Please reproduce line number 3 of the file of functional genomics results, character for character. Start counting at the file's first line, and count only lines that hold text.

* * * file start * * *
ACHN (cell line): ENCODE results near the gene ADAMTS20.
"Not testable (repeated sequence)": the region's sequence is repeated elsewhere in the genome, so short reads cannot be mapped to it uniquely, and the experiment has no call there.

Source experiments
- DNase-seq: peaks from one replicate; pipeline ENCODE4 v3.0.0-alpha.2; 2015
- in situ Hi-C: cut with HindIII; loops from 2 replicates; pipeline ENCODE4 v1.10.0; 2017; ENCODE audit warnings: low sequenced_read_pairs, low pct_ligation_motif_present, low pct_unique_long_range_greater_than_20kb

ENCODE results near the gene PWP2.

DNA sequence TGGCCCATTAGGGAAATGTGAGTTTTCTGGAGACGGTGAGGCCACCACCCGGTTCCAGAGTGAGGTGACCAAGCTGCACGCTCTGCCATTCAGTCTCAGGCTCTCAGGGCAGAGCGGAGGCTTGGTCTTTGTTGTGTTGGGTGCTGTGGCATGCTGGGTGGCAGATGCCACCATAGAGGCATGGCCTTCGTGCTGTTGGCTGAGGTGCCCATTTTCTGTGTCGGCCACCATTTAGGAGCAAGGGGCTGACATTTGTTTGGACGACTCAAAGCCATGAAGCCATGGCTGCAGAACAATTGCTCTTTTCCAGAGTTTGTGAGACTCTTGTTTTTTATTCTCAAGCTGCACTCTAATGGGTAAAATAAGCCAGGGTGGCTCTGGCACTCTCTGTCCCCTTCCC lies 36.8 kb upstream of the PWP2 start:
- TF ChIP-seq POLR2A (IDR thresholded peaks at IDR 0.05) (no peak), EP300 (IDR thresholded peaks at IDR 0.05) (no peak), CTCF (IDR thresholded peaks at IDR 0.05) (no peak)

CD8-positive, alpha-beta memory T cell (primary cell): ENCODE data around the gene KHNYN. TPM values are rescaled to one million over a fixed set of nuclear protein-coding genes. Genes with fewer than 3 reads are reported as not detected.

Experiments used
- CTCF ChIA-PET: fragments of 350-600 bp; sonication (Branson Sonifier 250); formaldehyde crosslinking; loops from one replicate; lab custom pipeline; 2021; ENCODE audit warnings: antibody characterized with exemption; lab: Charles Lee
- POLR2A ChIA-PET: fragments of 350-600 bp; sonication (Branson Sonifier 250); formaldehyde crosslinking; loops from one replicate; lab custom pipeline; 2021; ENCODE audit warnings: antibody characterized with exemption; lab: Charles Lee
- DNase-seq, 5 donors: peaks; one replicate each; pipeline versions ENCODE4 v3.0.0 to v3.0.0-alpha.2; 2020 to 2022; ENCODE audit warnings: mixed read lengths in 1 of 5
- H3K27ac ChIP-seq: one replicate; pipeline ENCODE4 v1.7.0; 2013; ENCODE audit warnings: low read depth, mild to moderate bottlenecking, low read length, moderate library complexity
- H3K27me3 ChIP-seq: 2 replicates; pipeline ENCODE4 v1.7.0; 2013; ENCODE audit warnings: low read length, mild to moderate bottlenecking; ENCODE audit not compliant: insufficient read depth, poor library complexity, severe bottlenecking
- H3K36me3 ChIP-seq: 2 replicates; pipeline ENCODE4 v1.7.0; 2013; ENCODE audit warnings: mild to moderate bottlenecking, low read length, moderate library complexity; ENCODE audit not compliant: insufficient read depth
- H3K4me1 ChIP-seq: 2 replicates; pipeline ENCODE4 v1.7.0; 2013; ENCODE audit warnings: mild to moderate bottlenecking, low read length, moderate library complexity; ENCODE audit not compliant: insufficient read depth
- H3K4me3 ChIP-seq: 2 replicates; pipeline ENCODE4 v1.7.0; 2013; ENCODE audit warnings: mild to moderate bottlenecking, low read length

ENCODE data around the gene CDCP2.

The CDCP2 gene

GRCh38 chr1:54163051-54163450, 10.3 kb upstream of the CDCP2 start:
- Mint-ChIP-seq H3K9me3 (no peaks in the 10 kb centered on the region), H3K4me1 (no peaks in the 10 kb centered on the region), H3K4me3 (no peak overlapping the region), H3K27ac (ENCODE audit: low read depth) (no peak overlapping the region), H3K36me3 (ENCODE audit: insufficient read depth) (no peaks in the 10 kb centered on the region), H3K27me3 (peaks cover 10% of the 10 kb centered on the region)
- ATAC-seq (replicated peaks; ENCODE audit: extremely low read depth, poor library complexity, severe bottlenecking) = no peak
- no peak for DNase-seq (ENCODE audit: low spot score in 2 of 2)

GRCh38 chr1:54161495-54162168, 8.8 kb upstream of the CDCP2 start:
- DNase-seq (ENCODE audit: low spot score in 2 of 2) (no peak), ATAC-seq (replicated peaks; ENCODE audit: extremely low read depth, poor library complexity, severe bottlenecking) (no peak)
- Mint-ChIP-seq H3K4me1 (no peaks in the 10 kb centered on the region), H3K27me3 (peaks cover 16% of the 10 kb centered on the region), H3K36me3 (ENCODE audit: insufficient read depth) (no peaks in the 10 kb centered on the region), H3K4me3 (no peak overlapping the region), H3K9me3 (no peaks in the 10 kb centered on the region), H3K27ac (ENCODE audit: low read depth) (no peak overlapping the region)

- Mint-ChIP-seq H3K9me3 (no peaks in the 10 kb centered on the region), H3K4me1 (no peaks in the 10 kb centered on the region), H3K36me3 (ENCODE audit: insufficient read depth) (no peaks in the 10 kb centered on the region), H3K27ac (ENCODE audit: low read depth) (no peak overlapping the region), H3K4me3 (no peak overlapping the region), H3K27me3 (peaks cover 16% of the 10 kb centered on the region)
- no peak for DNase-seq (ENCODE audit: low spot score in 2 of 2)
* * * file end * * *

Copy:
Source experiments